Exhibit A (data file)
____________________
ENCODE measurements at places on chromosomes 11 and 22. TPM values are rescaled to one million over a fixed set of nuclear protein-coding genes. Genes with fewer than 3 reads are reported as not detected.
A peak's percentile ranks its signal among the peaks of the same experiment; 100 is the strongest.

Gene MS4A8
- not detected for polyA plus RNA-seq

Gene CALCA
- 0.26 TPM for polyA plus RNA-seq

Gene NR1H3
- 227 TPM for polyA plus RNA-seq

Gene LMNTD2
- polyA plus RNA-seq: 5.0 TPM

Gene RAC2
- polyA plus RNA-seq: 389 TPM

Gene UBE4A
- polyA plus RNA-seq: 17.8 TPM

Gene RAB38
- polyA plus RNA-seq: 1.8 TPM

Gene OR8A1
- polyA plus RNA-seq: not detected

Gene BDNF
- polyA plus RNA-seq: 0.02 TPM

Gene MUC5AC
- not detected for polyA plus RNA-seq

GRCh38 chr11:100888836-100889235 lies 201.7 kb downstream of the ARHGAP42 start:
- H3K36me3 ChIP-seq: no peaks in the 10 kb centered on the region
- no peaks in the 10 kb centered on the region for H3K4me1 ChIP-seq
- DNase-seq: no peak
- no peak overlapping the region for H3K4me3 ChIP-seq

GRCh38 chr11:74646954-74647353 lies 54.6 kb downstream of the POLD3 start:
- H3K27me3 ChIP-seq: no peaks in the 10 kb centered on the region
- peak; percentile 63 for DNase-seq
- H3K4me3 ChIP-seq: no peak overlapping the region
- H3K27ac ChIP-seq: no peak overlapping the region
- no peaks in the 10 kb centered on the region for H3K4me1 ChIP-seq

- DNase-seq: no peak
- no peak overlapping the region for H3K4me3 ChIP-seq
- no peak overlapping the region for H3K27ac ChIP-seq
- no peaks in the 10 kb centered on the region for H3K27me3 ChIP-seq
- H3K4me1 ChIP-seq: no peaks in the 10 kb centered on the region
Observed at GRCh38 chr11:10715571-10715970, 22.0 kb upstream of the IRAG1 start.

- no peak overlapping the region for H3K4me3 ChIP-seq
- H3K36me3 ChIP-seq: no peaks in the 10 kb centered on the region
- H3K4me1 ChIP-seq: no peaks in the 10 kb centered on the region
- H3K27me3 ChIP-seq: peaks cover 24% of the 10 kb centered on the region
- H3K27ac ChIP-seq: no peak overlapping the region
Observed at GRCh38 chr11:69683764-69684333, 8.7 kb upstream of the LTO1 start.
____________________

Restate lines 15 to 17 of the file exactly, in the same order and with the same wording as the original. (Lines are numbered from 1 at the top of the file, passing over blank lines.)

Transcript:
Gene RAB38
- polyA plus RNA-seq: 1.8 TPM

Gene OR8A1